Now the business is flourishing and the owners are proud to put "Made In The USA" on the jackets. The family-owned business with 100 employees makes 100,000 jackets a year, most marketed through retailers like Brooks Brothers, the Gap, L.L. Bean, and Land's End. They have annual sales of $16 million. Instead of moving a plant to Korea, they'd like to move some of those jackets to Mexico. I think we ought to give them a chance to do it. That's what America is all about. (Applause.)
The beacon of our country's technological genius, Hewlett Packard of Palo Alto, California, has computers which now face a 20-percent tariff in Mexico, which will drop to zero. Three years ago, Mexicans bought 120,00 personal computers. Last year they bought 390,000 personal computers. Imagine how many personal computers 80 million people could buy if there were not a 20 percent duty on those products. (Applause.)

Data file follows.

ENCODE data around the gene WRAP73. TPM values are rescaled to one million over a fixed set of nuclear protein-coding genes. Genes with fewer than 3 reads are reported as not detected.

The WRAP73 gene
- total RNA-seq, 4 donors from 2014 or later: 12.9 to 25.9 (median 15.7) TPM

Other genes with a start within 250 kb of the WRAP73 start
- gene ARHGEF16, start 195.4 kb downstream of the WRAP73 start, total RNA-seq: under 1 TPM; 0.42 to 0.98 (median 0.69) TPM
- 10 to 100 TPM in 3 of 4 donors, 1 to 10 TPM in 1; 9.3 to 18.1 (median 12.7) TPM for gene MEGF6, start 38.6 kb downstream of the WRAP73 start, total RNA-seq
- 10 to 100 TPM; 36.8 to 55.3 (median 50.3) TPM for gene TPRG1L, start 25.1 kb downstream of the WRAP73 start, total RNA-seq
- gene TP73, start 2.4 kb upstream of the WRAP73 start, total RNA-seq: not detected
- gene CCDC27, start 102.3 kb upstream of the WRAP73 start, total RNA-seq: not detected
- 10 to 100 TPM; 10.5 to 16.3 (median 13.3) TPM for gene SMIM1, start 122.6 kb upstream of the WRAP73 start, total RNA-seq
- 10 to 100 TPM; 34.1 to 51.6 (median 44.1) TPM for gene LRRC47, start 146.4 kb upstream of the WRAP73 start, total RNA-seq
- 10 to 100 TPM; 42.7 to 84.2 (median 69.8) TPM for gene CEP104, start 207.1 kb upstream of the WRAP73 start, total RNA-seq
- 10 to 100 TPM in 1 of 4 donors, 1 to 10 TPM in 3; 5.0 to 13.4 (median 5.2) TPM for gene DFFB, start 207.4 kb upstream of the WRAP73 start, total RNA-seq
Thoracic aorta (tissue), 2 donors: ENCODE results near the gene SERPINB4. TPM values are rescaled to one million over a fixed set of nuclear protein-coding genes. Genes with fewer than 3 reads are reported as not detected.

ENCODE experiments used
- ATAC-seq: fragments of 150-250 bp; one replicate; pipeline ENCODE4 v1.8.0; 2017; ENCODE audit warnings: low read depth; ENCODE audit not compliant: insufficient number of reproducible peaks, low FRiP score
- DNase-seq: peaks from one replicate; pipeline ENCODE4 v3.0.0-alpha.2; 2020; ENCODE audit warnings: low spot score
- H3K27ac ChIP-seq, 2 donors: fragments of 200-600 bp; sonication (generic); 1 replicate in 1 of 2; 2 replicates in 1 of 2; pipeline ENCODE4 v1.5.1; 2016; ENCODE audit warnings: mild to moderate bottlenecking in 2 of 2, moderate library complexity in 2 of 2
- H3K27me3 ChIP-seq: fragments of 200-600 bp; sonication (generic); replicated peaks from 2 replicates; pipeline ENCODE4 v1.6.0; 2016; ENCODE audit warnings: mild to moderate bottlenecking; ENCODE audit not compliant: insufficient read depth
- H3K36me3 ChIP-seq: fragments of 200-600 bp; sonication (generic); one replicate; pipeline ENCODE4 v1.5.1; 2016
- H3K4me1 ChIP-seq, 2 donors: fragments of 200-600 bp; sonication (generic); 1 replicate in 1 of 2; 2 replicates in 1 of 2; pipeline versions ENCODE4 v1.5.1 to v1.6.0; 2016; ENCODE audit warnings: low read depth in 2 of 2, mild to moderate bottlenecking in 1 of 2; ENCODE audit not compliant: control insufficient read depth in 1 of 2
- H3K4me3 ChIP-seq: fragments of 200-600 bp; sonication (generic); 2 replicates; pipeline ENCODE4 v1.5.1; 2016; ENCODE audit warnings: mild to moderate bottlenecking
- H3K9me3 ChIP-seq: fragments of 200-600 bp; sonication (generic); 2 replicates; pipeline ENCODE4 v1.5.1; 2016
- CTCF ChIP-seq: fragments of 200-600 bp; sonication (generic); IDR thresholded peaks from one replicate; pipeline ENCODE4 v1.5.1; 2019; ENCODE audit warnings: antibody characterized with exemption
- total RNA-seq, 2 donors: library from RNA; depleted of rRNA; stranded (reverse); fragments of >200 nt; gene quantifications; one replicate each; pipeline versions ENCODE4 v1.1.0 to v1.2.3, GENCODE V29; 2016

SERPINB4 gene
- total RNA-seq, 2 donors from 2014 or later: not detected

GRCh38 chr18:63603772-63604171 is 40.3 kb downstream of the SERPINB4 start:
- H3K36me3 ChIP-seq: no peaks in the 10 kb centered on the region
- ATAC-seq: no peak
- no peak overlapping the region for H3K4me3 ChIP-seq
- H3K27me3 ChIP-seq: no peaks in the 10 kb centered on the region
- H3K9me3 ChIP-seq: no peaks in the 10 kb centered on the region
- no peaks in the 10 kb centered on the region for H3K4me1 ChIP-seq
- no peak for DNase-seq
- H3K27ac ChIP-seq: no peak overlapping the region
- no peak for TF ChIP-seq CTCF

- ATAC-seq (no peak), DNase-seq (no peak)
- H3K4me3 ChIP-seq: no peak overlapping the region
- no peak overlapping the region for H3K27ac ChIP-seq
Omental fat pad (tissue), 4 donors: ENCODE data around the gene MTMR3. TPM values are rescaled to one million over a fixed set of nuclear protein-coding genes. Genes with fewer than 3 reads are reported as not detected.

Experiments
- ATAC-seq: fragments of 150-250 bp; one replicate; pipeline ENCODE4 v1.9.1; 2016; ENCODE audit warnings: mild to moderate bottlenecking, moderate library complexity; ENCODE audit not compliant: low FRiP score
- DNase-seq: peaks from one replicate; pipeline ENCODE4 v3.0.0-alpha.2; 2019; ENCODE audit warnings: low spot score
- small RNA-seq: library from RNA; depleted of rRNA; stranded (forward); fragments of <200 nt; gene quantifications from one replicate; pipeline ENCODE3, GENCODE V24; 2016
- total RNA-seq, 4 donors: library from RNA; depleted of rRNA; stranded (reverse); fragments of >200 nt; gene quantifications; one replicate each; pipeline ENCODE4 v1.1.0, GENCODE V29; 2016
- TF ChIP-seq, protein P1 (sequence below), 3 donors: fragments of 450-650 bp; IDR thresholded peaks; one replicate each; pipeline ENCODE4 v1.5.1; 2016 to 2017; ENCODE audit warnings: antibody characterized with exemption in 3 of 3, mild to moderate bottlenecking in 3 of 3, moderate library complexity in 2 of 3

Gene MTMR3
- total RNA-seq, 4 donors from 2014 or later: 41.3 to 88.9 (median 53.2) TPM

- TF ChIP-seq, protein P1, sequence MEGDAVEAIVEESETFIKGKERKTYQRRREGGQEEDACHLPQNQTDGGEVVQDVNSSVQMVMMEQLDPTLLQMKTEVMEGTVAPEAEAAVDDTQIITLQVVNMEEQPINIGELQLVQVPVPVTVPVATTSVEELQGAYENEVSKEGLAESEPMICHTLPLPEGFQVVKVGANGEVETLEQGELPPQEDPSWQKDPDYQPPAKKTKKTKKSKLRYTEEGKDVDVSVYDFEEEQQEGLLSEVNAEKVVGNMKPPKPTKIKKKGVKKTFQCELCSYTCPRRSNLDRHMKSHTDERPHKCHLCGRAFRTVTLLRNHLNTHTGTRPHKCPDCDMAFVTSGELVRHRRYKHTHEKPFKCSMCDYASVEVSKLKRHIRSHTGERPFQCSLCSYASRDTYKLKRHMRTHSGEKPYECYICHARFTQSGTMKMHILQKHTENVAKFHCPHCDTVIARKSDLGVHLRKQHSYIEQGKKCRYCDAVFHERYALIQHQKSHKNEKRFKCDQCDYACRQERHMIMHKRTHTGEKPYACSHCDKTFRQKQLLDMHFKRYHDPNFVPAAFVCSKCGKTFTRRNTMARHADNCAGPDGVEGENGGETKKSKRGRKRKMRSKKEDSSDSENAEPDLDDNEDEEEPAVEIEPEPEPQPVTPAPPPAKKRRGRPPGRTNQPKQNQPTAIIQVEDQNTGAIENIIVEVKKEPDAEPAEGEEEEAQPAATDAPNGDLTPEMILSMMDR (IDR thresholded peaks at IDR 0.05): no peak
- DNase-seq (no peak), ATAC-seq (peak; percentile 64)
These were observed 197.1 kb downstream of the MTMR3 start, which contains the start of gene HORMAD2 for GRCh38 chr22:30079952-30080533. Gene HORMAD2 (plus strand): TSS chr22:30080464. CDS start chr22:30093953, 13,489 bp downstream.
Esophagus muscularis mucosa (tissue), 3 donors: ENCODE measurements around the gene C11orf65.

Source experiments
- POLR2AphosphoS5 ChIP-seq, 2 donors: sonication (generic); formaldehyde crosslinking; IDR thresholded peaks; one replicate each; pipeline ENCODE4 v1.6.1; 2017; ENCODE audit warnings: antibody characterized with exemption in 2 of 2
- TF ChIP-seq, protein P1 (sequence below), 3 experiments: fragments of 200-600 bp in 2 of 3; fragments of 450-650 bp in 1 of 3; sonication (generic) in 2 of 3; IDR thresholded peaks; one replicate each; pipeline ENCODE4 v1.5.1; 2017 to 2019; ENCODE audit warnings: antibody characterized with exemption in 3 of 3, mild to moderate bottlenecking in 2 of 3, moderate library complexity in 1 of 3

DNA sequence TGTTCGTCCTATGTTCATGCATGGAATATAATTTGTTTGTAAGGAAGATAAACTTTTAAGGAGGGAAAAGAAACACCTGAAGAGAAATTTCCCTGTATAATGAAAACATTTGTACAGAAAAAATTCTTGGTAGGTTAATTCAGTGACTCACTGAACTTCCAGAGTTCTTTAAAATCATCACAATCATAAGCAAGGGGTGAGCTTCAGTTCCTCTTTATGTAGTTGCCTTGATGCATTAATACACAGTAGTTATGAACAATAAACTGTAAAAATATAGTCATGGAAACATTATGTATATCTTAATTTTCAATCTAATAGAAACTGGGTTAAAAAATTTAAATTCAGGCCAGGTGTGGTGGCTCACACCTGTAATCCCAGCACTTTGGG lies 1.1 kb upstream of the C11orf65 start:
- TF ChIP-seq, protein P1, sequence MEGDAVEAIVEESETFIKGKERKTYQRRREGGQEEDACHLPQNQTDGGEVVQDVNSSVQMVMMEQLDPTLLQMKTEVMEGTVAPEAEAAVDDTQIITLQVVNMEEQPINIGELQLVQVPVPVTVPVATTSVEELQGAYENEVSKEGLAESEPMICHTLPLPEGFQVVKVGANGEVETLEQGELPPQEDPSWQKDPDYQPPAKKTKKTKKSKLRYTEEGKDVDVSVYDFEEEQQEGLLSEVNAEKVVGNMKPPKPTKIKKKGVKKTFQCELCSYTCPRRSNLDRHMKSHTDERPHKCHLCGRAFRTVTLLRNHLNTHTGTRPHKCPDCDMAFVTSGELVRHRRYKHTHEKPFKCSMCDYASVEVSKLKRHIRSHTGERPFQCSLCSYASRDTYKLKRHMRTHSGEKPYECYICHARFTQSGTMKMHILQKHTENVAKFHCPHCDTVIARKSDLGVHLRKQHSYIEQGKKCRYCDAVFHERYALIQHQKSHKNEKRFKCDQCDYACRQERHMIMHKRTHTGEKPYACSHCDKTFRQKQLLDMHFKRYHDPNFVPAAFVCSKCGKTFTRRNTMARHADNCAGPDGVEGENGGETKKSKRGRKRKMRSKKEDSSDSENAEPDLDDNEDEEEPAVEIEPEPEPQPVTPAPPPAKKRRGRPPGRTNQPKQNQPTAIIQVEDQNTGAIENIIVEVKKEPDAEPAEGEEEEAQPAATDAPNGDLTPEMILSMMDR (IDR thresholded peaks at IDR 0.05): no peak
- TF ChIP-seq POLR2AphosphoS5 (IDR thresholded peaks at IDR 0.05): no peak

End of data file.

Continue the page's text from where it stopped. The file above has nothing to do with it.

Let me just say two other things about this. One person that I talked to on the line, and I wish I could remember where he was, said, you know, Mr. President, as important as NAFTA is for Mexico and American trade, it may be actually more important for other things. It will say to the world whether we're a good trading partner. It will say to the world whether the United States government has a constant policy of supporting expanded trade and whether the President and the trade apparatus of the country can be trusted to make deals that America adheres to. Yes, you said that. (Laughter.) It will say to the world -- and I thank you for that. And I can tell you this, it will also say to the world and especially to the rest of latin America whether the United States wants to be a good neighbor again, whether we want to reestablish the kind of feeling that existed 30 years ago and 60 years ago. (Applause.)